We need to rethink common assumptions.  Is big government bad?   Would paying less taxes stimulate the economy?  I’m not so sure.  The federal government produces a lot of jobs, and those people who hold them spend a lot of money that create more jobs.  We know it’s impractical for everyone to work for the government.  We just need to know which jobs are best created from tax dollars and which jobs are best created from business dollars.

K-12 teachers, police, fire fighters and soldiers have traditionally come from tax dollars.  And it’s pretty obvious we have a lot more health care workers if they come from the tax dollar too.  Although it might be interesting to take a state, maybe Texas or Alaska, since they are so conservative, and do away with all civil servants and see what happens.  Would life be better if every road you drove was a toll road, and if you wanted teachers for your kids, you hired them yourself, and if you wanted protection from criminals you carried your own gun?

I’m just thinking out loud.  I’m predicting the economic recovery will take much longer than expected because new kinds of jobs need to be created.  I don’t think Republicans will bring about instant change in the new elections.  I’m guessing the economy will stay painful for a long time and that pain will shape a new economy.  Global warming started decades ago and it’s already shaping a new economy.  Over population started long ago too and the current illegal immigration patterns almost follow the laws of physics.  The same physical laws will explain the never ending melting pot of ethnic diversity.

The world’s population has doubled in my lifetime.  That’s bound to make a paradigm shift.  Too many conservatives want things the way they were when the population was half of what it is now.  That’s not possible.   We need to prepare for an economy with several billion more people, in an era of growing scarcity, and whacked out weather.  There’s no going backwards.  If we returned to the overheated economics of before we’ll never solve the global warming problem.  As it is, we’re like a bottle full of ants and mother nature is starting to shake that bottle vigorously.  It’s time to do everything we can to slow down and live cautiously.

JWH – 8/15/10

One Response

  1. A couple of things: Ordinary people aren’t spending now because they’re insecure. Unemployment is sky-high, so if you lose your job, you might well have trouble finding another. That makes people cautious.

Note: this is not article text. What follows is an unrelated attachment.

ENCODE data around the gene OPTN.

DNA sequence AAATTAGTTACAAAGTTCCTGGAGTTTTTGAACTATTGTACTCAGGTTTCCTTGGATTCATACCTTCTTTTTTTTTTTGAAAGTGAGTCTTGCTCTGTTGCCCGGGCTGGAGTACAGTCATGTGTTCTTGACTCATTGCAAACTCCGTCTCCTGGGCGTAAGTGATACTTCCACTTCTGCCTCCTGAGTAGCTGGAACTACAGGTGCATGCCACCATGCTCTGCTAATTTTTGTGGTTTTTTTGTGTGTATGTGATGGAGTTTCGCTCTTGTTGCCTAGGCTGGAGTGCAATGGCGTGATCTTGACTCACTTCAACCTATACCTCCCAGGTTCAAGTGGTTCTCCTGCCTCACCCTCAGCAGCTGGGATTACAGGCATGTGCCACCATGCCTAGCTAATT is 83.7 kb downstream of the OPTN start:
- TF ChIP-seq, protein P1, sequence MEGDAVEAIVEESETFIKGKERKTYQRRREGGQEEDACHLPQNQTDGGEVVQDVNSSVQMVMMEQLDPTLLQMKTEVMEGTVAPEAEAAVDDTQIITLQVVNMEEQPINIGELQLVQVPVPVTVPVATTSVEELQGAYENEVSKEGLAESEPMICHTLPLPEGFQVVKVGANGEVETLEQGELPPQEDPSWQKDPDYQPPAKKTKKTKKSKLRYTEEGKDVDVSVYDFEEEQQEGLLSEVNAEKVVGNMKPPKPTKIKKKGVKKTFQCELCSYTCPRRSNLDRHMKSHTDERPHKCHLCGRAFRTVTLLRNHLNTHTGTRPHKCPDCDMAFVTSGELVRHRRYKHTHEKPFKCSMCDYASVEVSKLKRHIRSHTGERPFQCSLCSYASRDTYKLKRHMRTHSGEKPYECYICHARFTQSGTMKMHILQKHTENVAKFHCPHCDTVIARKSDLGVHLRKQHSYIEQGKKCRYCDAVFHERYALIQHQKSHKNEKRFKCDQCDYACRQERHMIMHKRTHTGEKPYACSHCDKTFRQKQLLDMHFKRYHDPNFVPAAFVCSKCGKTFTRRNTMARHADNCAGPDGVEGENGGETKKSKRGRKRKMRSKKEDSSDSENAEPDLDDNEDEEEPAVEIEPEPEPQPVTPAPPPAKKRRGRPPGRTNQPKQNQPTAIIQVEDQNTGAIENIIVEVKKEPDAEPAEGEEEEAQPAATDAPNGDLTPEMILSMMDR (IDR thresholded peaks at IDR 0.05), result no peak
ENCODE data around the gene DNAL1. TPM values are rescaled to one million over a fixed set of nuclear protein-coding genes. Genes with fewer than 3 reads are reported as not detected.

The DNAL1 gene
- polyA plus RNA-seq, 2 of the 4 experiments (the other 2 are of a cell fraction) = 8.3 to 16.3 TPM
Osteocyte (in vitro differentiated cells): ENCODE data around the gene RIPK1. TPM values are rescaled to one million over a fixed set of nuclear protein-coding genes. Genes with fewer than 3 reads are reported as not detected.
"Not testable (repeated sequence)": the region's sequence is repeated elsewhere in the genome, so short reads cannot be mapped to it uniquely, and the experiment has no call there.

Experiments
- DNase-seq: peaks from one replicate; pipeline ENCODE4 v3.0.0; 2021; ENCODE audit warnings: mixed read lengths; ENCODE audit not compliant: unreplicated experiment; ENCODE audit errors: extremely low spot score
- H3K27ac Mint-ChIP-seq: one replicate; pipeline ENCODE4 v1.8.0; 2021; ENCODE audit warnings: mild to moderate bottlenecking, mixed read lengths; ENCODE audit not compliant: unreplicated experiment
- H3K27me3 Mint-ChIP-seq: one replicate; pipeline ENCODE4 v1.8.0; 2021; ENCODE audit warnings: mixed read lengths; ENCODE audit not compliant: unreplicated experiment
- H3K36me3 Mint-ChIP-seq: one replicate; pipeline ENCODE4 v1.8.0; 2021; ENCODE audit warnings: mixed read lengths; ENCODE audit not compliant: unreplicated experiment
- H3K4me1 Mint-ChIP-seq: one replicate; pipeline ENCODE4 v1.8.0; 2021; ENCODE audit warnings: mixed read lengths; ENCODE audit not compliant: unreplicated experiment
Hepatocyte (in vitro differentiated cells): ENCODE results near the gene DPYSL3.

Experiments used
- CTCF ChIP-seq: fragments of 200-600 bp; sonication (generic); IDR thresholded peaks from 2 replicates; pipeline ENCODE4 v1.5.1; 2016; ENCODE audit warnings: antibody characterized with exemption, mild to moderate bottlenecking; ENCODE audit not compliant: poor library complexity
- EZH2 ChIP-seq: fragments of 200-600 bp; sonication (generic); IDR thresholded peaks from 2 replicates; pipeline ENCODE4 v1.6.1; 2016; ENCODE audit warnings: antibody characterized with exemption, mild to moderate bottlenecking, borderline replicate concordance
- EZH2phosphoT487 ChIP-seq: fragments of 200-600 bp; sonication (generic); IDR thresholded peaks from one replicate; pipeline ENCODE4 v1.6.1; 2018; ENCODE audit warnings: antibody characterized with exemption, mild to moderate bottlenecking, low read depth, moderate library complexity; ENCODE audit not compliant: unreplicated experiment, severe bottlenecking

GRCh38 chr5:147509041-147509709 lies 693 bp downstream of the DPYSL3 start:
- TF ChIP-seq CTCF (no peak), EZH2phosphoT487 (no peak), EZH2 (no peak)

And the political situation encourages that, too. I’m cautious because we didn’t do enough stimulus spending to get the economy moving again. I’m worried about a double-dip recession and even deflation. But the right-wing is ranting about the deficit (ironically, because they were the ones who created it) and warning of INFLATION, and other dire consequences. Either way, people are scared and scared people hang on to their money.

    When you’re already in a recession, that’s a terrible thing. If businesses don’t have customers, they won’t hire. If they don’t hire, people don’t have jobs. If people don’t have jobs, or are worried about their jobs, they won’t become the customers businesses need. And all tax cuts will do in a case like this is give more money to people – mostly, those who are in the best shape of any – to save.

    The bubbles, though – “investors going crazy over unwise investments” – were caused by the anti-regulatory ideology of recent years, combined with huge tax cuts to the wealthy. Under supply-side or “trickle-down” economic theory, the wealthy were supposed to spend their largess on productive investments. Instead, they speculated in arcane financial instruments – and foreign stocks – and created bubbles in financial markets (and, indirectly, in real estate). And those tax cuts, which were SUPPOSED to pay for themselves, also gave us record-breaking deficits. (When Republicans are in control of Washington, though, deficits “don’t matter.”)

    I disagree that, as a general rule, 5% unemployment requires the economy to “run hot with overspending.” That’s not the case. We DO need the economy to run hotter right now, just because it’s so very cold. First priority should be to get out of this deep recession, and that requires spending (government spending, if private spending isn’t there). Once the economy is humming again, though, overspending is detrimental. All we need is for ordinary people to have jobs that are reasonably secure and pay reasonably well. Putting all of our assets into the hands of the super-wealthy does NOT work. If nothing else, we should have seen that by now!

    A paradigm shift? Unfortunately, I think America is doomed. At least, we’ve been heading down the wrong path for decades now, and we seem to be eager to continue making the same errors. America has lost its lead in education, and all we hear are tax cuts, tax cuts, tax cuts. Meanwhile, the developing world is investing heavily in education and infrastructure. We simply can’t compete with shoddy infrastructure and a poorly educated workforce. But all we care about are tax cuts, and about making sure that the very wealthiest of us get even more of our nation’s resources. Hey, if you want an education, you should have been smart enough to be born rich!

    We’ve just had the best evidence we could ever want that supply-side economics doesn’t work. So what are the Republicans proposing? Yup, supply-side economics. They are proposing the exact same policies that just drove our country into the ground. Heck, it’s been less than two years! Are we Americans really THAT stupid? Yes, apparently we are. Well, we can always become peasants, growing food for the wealthy people elsewhere in the world, praying nightly for the supernatural intervention that will never come.

    I hate to bring religion into it, but it’s all part of the whole ideology of wishful thinking. We don’t need to invest in education and infrastructure, we just have to BELIEVE. And what’s the point in preparing for the future when Jesus will return within the next 40 years, anyway (which, according to polls, a majority of Americans apparently believe). Meanwhile, if you just play the lottery often enough, you’re bound to win. Then you, too, can join the ranks of the super-wealthy. Yes, it’s the American dream, to win the lottery.